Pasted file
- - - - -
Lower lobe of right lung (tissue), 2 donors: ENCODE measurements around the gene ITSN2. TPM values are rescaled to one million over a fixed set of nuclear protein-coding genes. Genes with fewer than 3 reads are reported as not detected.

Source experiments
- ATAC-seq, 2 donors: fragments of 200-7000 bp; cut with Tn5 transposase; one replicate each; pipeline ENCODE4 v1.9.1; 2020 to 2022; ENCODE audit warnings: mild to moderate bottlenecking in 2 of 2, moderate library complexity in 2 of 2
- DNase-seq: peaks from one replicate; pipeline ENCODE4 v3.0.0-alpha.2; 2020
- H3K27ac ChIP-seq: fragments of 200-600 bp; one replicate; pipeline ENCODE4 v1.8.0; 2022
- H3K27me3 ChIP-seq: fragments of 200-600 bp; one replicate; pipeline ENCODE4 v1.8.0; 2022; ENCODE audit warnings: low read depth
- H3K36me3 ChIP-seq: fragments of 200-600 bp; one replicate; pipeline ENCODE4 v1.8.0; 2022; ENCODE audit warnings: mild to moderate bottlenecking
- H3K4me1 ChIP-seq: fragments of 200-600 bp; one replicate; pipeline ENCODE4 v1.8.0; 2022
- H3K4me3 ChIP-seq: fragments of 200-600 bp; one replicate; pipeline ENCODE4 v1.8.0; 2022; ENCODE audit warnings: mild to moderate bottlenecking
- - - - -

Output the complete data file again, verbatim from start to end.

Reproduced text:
Lower lobe of right lung (tissue), 2 donors: ENCODE measurements around the gene ITSN2. TPM values are rescaled to one million over a fixed set of nuclear protein-coding genes. Genes with fewer than 3 reads are reported as not detected.

Source experiments
- ATAC-seq, 2 donors: fragments of 200-7000 bp; cut with Tn5 transposase; one replicate each; pipeline ENCODE4 v1.9.1; 2020 to 2022; ENCODE audit warnings: mild to moderate bottlenecking in 2 of 2, moderate library complexity in 2 of 2
- DNase-seq: peaks from one replicate; pipeline ENCODE4 v3.0.0-alpha.2; 2020
- H3K27ac ChIP-seq: fragments of 200-600 bp; one replicate; pipeline ENCODE4 v1.8.0; 2022
- H3K27me3 ChIP-seq: fragments of 200-600 bp; one replicate; pipeline ENCODE4 v1.8.0; 2022; ENCODE audit warnings: low read depth
- H3K36me3 ChIP-seq: fragments of 200-600 bp; one replicate; pipeline ENCODE4 v1.8.0; 2022; ENCODE audit warnings: mild to moderate bottlenecking
- H3K4me1 ChIP-seq: fragments of 200-600 bp; one replicate; pipeline ENCODE4 v1.8.0; 2022
- H3K4me3 ChIP-seq: fragments of 200-600 bp; one replicate; pipeline ENCODE4 v1.8.0; 2022; ENCODE audit warnings: mild to moderate bottlenecking